deployment data for a plurality of machines in the distributed environment, the deployment data for a given machine identifying at least one characteristic of the machine and at least one characteristic of a runtime for the given machine;
a distributed application deployment engine accessing from the model repository
deployment data for at least one module of the distributed application, and
deployment data for said plurality of machines in the distributed environment, each of said machines representing a potential deployment target for deployment of the at least one module of the distributed application; and
the distributed application deployment engine thereafter automatically performing a matching operation for the at least one module using the deployment data accessed from the model repository for the at least one module and using the deployment data accessed from the model repository for said potential deployment targets; and
if the deployment data for the at least one module cannot be matched to a deployment target, returning a message indicating one or more reasons why the deployment data cannot be matched,
but if the deployment data for the at least one module is matched to one or more potential deployment targets, then selecting one of the targets and deploying the at least one module to that deployment target;
thereafter redeploying the distributed application by performing the following:
identifying that a redeployment event has occurred for at least one module of the distributed application; and
upon determining that the redeployment event has occurred, performing the following for each of the plurality of modules in the distributed application:
the deployment engine accessing from the model repository the deployment data for each of the modules;
the deployment engine accessing from the model repository deployment data for a plurality of potential redeployment targets;
the deployment engine automatically performing a matching operation for one or more of the modules using the deployment data stored for each of the modules and using the deployment data for the potential redeployment targets to identify whether one or more of the potential redeployment targets match one or more of the modules; and
if so, causing the modules which have a match to be redeployed on one of the matched redeployment targets.
4. A computer program product in accordance with claim 3, wherein the redeployment event is user-initiated.
5. A computer program product in accordance with claim 3, wherein the redeployment event is detected without involving a user-initiated process.
6. A computer program product in accordance with claim 3, wherein the at least one characteristic of the machine includes at least one of a computer model, a number of processors, a processor speed, an available memory, an available disk space, a memory access speed, or a disk access speed.
7. A computer program product in accordance with claim 3, wherein the at least one characteristic of the runtime includes at least one of a technology type supported by the runtime, a version of the runtime, or a clustering support status for the runtime.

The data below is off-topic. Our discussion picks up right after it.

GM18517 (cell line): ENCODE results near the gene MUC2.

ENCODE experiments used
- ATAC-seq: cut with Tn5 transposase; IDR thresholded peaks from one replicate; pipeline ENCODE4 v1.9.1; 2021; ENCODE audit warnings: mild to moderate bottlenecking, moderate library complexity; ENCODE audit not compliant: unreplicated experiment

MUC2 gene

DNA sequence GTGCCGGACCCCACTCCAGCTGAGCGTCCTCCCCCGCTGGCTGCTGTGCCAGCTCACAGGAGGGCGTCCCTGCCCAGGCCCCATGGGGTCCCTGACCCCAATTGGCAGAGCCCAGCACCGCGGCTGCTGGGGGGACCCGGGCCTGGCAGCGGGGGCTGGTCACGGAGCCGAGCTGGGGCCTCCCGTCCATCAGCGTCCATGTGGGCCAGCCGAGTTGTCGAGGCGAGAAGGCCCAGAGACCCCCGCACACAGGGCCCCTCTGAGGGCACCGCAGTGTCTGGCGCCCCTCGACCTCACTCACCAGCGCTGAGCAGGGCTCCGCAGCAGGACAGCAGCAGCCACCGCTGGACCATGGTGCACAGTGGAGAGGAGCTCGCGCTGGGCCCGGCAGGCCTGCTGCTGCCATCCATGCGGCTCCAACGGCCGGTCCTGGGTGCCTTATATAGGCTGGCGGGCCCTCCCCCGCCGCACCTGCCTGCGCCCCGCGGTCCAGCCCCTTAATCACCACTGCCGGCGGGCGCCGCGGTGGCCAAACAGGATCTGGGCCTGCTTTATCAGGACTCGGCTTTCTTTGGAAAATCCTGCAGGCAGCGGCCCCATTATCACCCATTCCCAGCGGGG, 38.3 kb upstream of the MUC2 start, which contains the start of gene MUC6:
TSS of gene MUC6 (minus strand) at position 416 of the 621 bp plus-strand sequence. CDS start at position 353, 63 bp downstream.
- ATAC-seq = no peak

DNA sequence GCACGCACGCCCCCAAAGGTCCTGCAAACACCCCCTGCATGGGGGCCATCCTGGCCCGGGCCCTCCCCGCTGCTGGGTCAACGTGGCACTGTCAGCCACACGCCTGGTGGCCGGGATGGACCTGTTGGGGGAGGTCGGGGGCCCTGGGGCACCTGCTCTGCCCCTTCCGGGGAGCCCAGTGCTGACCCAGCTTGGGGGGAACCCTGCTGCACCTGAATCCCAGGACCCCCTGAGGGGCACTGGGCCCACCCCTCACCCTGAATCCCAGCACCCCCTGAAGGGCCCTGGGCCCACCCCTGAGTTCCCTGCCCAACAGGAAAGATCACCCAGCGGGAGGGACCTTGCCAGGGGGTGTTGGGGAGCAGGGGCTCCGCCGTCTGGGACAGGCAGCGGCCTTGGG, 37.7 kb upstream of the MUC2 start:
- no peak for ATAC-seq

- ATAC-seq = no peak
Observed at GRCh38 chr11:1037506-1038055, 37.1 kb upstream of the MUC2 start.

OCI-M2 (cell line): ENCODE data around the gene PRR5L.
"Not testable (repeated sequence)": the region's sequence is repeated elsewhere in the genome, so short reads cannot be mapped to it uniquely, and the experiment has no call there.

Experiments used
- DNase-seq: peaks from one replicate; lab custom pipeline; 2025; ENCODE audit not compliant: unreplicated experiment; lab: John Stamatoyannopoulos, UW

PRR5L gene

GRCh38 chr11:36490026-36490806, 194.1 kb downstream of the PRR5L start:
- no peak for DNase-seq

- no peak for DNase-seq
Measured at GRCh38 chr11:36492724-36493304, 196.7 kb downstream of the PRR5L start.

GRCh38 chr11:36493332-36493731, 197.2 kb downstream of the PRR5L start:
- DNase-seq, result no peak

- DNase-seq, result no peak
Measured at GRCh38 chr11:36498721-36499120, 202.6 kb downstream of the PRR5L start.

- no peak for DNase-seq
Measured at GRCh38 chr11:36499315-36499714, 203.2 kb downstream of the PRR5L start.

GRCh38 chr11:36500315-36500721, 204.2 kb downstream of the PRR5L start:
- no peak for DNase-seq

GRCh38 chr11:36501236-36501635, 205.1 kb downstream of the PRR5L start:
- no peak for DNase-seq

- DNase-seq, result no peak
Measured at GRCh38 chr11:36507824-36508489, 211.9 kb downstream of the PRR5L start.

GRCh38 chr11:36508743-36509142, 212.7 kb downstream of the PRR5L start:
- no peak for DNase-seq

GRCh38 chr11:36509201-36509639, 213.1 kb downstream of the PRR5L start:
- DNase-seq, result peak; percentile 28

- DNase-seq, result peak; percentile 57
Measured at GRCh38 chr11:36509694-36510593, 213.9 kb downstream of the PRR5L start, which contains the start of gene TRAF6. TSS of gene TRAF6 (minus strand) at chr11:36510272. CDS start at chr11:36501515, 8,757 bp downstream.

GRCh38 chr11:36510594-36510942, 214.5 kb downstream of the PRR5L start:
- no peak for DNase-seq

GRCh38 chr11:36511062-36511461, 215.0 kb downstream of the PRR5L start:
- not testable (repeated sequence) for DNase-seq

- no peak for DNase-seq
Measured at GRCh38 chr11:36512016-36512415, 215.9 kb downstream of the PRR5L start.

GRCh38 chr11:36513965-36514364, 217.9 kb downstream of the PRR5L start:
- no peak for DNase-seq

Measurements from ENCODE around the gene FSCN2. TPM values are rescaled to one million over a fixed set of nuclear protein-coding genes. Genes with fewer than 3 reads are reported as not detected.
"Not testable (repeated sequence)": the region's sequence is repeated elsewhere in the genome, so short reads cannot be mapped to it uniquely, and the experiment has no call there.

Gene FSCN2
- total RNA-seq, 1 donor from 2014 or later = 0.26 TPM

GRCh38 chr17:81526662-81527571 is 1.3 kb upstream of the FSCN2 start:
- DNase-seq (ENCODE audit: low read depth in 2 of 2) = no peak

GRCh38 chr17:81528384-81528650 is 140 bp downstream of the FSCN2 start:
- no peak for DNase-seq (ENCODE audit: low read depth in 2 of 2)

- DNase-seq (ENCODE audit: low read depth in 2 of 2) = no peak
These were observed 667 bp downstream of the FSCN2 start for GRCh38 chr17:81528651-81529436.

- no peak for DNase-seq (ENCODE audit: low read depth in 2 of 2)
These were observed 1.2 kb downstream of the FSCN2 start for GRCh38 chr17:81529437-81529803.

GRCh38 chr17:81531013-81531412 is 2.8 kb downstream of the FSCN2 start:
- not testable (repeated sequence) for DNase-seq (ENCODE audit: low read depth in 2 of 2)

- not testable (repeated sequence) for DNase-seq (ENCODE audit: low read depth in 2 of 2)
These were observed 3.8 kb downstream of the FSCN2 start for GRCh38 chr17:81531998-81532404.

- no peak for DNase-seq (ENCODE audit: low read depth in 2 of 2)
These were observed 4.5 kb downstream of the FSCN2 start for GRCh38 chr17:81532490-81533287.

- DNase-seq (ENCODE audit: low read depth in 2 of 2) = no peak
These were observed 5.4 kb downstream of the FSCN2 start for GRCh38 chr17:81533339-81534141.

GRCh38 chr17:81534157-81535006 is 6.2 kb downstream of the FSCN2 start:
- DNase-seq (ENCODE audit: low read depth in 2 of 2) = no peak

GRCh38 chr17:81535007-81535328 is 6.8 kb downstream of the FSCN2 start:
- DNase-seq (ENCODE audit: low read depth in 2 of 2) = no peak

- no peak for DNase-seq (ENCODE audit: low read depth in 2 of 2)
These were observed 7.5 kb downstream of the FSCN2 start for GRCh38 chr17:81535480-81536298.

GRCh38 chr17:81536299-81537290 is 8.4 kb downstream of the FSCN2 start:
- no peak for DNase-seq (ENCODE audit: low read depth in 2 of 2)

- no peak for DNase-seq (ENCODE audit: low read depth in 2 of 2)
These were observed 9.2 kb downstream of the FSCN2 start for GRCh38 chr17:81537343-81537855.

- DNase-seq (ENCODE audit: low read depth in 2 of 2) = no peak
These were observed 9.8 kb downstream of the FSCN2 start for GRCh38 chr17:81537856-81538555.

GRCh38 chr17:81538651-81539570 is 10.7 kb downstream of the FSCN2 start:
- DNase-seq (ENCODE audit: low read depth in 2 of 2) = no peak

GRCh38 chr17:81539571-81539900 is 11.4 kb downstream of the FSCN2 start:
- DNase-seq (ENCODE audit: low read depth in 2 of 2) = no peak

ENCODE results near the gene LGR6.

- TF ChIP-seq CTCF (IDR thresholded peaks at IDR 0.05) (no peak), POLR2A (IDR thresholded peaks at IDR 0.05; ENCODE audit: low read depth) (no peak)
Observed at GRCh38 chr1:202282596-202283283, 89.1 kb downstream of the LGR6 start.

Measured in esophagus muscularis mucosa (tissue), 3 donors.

8. A computer program product in accordance with claim 3, wherein the deployment data for at least one of the modules identifies a machine that the module can be deployed on, whereas the deployment data for at least others of the modules does not expressly identify a machine that the module is to be deployed on.
9. A computer program product in accordance with claim 3, wherein the deployment data for one of the modules specifies that the module is to be deployed on a different machine than at least one other of the modules.
10. A computer program product in accordance with claim 3, wherein the deployment data for one of the modules specifies that the module is to be deployed on the same machine as at least one of the other modules.
11. A computer program product in accordance with claim 3, wherein the deployment data for at least one of the machines in the distributed environment specifies that the total processing power used by all of the modules deployed to that machine is to remain below a particular level.
12. A computer program product in accordance with claim 3, wherein the deployment data for at least one of the machines in the distributed environment specifies that the total memory used by all of the modules deployed to that machine is to remain below a particular level.
Description
BACKGROUND

Applications often contain multiple application modules. Distributed applications are deployed on multiple distributed physical machines. In other words, the various application modules are assigned to a particular machine in the distributed environment, and then the modules are installed and properly configured to operate on their corresponding assigned machine. As the distributed environment changes, the distributed application may be redeployed to maintain or improve performance.